Interfacial chemistry of oxides on InxGa(1-x)As and implications for MOSFET applications

C. L. Hinkle, University of Texas Dallas
E. M. Vogel, University of Texas Dallas
Peide D. Ye, Birck Nanotechnology Center, Purdue University
R. M. Wallace, University of Texas Dallas

Date of this Version



Current Opinion in Solid State and Materials Science Volume 15, Issue 5, October 2011, Pages 188–207


The prospect of enhanced device performance from III-V materials has been recognized for at least 50 years, and yet, relative to the phenomenal size of the Si-based IC industry, these materials fulfilled only specific niches and were often referred to as "the material of the future" [1]. A key restriction enabling widespread use of III-V materials is the lack of a high quality, natural insulator for III-V substrates like that available for the SiO2/Si materials system [2]. The prospect of impending scaling challenges for technologies based on silicon metal oxide semiconductor field effect transistor (MOSFET) devices has brought renewed focus on the use of alternate surface channel materials from the III-V compound semiconductor family. The performance of the traditional MOSFET device structure is dominated by defects at the semiconductor/oxide interface, which in turn requires a high quality semiconductor surface. In this review, reflecting the authors' current opinion, the recent progress in the understanding of the dielectric/III-V interface is summarized, particularly in regard to the interfacial chemistry that impacts the resultant electrical behavior observed. The first section summarizes the nature of the oxidation states of surface oxides on InxGa1-xAs. Then the atomic layer deposition of such oxides on the InxGa1-xAs surface is summarized in view of the interfacial chemical reactions employed. Finally the resultant electrical properties observed are examined, including the effects of substrate orientation. Portions of this review have been published previously [3,4]. (C) 2011 Elsevier Ltd. All rights reserved.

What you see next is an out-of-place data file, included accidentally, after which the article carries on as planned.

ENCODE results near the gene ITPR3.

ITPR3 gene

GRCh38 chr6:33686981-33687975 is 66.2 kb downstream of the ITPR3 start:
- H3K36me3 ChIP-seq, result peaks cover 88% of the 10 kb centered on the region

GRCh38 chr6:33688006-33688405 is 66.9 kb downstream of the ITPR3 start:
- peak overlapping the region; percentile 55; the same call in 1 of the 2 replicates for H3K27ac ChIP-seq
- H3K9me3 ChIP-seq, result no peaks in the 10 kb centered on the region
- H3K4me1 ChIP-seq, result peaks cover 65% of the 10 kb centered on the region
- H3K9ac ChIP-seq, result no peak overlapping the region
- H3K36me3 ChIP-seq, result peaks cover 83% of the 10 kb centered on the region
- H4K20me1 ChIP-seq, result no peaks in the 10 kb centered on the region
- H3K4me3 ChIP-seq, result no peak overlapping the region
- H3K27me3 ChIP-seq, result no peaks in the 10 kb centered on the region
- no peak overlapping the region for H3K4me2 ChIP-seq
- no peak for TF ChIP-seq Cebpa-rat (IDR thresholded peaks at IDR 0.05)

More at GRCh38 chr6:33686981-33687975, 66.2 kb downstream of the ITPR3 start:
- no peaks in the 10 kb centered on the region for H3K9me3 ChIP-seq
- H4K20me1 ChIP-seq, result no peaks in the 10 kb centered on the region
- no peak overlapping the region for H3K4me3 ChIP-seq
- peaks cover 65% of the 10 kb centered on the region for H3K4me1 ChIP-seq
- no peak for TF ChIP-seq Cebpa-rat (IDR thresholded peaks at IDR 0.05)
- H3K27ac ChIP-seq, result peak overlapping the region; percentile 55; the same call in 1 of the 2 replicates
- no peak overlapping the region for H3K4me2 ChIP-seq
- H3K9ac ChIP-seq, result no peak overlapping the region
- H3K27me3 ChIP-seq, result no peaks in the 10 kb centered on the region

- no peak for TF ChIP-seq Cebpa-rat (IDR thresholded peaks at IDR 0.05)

Nanoscience and Nanotechnology